“The light shines in the darkness and the darkness did not overcome it.  There was a man sent from God, whose name was John.  He came as a witness to testify to the light, so that all might believe through him.  He himself was not the light, but he came to testify to the light.  The true light, which enlightens everyone, was coming into the world.” [John 1:5-9]

The light shines in the darkness and the darkness did not overcome it.

The true light was coming.

… is coming.

Being home for Christmas means –

22 Dec
1. No wireless internet.  Means fewer blog postings.  Means I appreciate your patience, dutiful blog readers.
2. Christmas trees and holiday decorating.

3. Passing Santa driving an old rusted Chevy on the way into town this morning.  For serious.  [Driving into town to meet up with my Grandma’s Wednesday morning knitting group at the local coffee shop, only to find she had left before I arrived.  Also, for wireless internet.  See number one.]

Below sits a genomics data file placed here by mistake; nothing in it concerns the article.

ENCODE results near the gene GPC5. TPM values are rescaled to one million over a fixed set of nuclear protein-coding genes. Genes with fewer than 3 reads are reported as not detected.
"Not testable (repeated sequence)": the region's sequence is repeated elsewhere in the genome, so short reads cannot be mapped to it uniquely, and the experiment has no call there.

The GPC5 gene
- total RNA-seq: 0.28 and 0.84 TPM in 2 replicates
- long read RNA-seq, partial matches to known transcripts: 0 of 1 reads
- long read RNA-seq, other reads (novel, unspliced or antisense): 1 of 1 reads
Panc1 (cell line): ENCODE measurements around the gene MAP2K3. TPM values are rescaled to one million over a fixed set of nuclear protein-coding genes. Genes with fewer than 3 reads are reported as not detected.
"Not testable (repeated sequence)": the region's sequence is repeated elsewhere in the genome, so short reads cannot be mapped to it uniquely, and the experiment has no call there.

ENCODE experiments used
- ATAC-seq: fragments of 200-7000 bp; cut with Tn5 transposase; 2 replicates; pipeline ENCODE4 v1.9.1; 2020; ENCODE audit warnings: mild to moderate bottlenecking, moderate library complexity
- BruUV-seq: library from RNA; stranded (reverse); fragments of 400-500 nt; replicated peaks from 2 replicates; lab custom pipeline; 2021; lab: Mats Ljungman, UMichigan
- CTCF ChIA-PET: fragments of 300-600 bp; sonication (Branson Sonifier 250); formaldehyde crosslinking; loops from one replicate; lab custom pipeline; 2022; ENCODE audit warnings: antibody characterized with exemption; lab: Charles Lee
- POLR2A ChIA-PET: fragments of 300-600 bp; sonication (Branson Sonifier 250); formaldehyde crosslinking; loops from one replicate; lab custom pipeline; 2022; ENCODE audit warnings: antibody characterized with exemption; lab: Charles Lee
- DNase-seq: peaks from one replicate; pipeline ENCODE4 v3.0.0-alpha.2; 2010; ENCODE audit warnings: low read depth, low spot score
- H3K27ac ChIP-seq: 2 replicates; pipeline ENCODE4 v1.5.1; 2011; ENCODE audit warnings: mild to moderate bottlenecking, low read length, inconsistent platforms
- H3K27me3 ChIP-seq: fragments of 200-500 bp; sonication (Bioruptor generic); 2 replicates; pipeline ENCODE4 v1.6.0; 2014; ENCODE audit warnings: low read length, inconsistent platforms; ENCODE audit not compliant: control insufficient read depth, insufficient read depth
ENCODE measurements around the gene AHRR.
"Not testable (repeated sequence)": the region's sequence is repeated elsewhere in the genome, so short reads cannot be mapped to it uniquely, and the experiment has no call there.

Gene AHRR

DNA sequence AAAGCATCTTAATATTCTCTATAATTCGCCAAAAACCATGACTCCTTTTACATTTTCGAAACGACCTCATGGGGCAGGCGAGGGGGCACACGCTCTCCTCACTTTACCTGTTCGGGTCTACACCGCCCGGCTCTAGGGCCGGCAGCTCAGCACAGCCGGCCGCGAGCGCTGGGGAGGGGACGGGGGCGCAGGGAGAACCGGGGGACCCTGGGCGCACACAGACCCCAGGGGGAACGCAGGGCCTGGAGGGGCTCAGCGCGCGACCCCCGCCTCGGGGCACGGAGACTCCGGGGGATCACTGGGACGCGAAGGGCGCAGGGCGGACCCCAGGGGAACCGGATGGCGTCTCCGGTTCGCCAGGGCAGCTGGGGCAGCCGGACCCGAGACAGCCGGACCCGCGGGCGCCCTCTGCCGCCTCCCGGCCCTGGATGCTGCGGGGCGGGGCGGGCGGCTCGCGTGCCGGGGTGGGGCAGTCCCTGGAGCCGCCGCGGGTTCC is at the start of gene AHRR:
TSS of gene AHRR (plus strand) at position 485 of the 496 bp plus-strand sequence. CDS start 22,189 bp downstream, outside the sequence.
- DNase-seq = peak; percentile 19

4. The annual Christmas program at my home congregation.  As there needs to be each year, there was that one kid who yelled every word to every song.  Classic.
5. Banana Christmas with gift exchange.

Kim: Okay, now everyone wear your gift!

6.  The traditional eating of sponge candy with my Texan Banana, Allison.

7. Reading.  For fun books.  Finished Mansfield Park and onto a rereading of Harry Potter and the Deathly Hallows.
8. My mother having each of her four children home at one time.  She has clarified many times that she loves having us home but do we really need to bring so much stuff home with us?

church families.

16 Dec
That’s the language tossed about within congregations – your church family.  The church to which you belong becomes like a family.  But rather, not just LIKE a family but it is your family.  Your church family.  You’re with each other through tough times and great times, the joys and the sorrows.  (Warning: Cliche approaching.)  I am so blessed.  I have THREE church families.